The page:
Although I built this bike as a beater, I can’t really bring myself to part with it because it really is pretty awesome.

8 thoughts on “Orange Crush – Cheapo Commuter BBS02 750W 8 speed e-bike ~$780 45lbs w/ out Battery

  1. Karl,

    It’s been a funny year. Starting with Sondors, people started adding up the cost of ebike parts. I’d rather go MAC, but hub builds may have more problems than the mid-drive. Either way, an ebike, a ‘great’ ebike, should cost around $1,200.

    This has brought a response from the corporate guys. Currie has some sort of low power mid-drive for around $1700. You can get the Yamaha Haibike (Yamahaibike) for $2500. The big guys, mostly Accell, have been forced to cut margins. But you are burning up hundred dollar bills, not going for some kind of kit or basic Chinese import. The thing about the kits is they are pretty solid motors, and they are simple.

    There are endless threads on EBR’s forum about factory bikes, mystery problems with complex electronics. Sometimes they drop the bike off and get a refund. Kit bikes tend to be simple. You can make good connections. They are repairable. They are cheap enough to keep some sort of spare motor on the shelf somewhere, if you really need the ebike. You are not locked into a proprietary battery, and if you need a different battery, your costs are coming down these days.

    I have a $400 BD bike, a $350 Mac motor and controller, and a $260 LiFePo battery from China. There are better battery choices, right now, but what I have works.

    The people who tinkered with this stuff broke things wide open this year. No question. CF is OK when it works, but it’s the basic ebike model that matters, to me. Three hours. Really. The kit vendors are smart when they offer to do the builds, and advise the average builder to have a shop remove the bottom bracket. So it can be made even simpler.

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    • “Hub builds mah have many more problems than the mid-drive”?

      I think you’ve got your ebike drive systems confused. Direct drive hub motors are the most reliable propulsion system for electric bikes. Geared hub motors fail a little more often because their gears wear out (but can be replaced inexpensively). Mid-drive motors are the ones with the most problems. Bafang BBS systems have nylon gears that melt or get stripped (though I imagine those parts can be replaced, too), their bearings fail, their controllers smoke from too much amperage. I could go on…

      You could easily make a hub motor build be less reliable than a mid-drive if you use a weak controller or cheap, shoddy parts, it’s just that mid-drives are less reliable than hub motors, in general. Plus, with a direct drive hub motor, you can use regenerative braking, which gives you a tiny bit more range and also makes your brake pads last a lot longer.

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      • I have plenty of hub motors sitting around. None that I actually use. Plenty that I would be happy to sell for almost nothing.

        As far as I’m concerned all hub motors suck. That is my opinion. I’m just not interested in defending it. If I ride a hub motor that doesn’t suck I’ll post about it here.

        Thanks for reading.

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      • A lot of the mid-drives installs are just remove and replace. With the Mac, I had to get a slim disk brake caliper to replace one that rubbed. I also figured out that the motor was really a 1000w, not the nominal 350 watts, so I got a steel fork (Surly) and a good torque arm. I’ve read about a lot of problems with installations, mostly people complaining on EBR, front and rear hubs. As far as performance, post-install, I’m a huge fan of the geared MACs. Just nothing to complain about for normal stuff, which is basically on roads.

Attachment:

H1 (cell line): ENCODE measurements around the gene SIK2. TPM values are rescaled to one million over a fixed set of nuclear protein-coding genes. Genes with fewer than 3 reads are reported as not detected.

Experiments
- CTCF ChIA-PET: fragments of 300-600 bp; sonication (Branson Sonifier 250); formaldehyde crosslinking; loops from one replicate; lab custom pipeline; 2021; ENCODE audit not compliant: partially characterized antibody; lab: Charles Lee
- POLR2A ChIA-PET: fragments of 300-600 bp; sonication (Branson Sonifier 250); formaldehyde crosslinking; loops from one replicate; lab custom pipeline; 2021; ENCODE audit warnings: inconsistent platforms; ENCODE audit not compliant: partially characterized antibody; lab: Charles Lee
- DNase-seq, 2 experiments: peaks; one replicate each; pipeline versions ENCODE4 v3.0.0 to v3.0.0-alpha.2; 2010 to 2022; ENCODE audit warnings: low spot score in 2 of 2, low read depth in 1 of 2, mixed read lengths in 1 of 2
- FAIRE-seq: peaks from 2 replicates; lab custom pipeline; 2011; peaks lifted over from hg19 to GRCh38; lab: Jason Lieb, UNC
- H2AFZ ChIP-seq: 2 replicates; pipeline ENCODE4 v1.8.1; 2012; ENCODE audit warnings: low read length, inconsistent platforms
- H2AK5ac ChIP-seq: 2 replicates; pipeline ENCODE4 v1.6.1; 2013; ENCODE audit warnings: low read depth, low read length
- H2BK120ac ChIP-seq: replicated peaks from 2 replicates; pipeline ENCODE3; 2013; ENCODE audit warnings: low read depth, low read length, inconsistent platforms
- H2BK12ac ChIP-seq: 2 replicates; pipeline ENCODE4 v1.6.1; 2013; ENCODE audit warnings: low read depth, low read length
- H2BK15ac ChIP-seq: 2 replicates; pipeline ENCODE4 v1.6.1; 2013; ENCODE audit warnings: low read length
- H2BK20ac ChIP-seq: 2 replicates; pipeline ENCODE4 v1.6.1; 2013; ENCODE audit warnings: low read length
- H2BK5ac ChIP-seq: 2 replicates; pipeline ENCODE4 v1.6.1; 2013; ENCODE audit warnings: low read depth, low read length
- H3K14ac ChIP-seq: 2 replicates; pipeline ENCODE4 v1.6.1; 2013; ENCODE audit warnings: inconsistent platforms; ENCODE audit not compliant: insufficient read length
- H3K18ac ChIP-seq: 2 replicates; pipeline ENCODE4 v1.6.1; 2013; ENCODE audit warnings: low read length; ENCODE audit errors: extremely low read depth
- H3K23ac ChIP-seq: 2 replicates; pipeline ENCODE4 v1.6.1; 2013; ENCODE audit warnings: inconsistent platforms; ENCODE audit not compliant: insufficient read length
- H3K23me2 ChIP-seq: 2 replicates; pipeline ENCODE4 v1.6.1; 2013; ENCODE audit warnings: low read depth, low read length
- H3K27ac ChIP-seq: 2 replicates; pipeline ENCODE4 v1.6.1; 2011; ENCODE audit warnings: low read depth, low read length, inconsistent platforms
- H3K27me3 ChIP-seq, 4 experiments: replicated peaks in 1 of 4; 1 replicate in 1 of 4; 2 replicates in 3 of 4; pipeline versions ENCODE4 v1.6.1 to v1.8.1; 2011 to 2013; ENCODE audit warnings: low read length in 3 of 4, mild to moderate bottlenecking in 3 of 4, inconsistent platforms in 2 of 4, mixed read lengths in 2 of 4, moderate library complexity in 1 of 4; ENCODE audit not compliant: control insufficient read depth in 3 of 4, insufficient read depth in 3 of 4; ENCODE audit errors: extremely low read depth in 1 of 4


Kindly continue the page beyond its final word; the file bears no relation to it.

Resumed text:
With my motor you never really need to shift, unless you want to get some exercise (I do). It climbs 12% grades without getting hot. I use a throttle as a pedal assist and it does exactly what I want. It’s not a high performance motor. If I wanted to go 30 mph, I would switch to a BBS02. If I wanted to climb 15% grades, same deal.

        With any luck they will start chopping the price of the BBS02 and just set them up so they don’t blow out the controllers. Yeah, and they could put a shift sensor in the kit. I mean like “Really?” They need to work on the stuff Bosch does right.

        When I bought a Mac it was to avoid the blow controller with throttle issue, and the hard shift issue. I guess Bafang solved the controller thing, but maybe the hard shift thing is a bit worse?

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  2. The Mac has a huge fan base and it is elegant in it’s simplicity. It certainly is a viable option for a commuter. I think that mid drives are more efficient at using less power to do more work because the motor can stay within it’s prefered RPM range. Normal electric motors are pretty bad when they are running too slow or too fast. They are like goldilocks and like it just right.

    The BBSHD looks like it might be heralding in a new era of high power cheap mid drives, too bad they are only allowing 30 amps through their controller.

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  3. Pingback: BBSHD First Impressions : Meh. | Electric-FatBike.com

  4. Pingback: Burning Chrome – DIY 3000W Cyclone Soul Stomper 3 speed IGH ~$1268 63lbs w/ out battery | Electric-FatBike.com

  5. First I’m not on one team or another, hub vs mid drive, to each their own for their own reasons, and there will probably always be sales for both.

    What I don’t understand is all the complaining of “hard shifting” I mean who would expect to make a shift to a lower gear while “standing on the pedals” going up a steeper climb…, no one, yet people seem to expect a reasonably priced kit to “let off the gas, and shove the clutch” for them. Add to that that some of the complaints are just parrot repeaters, never actually having tried a mid drive.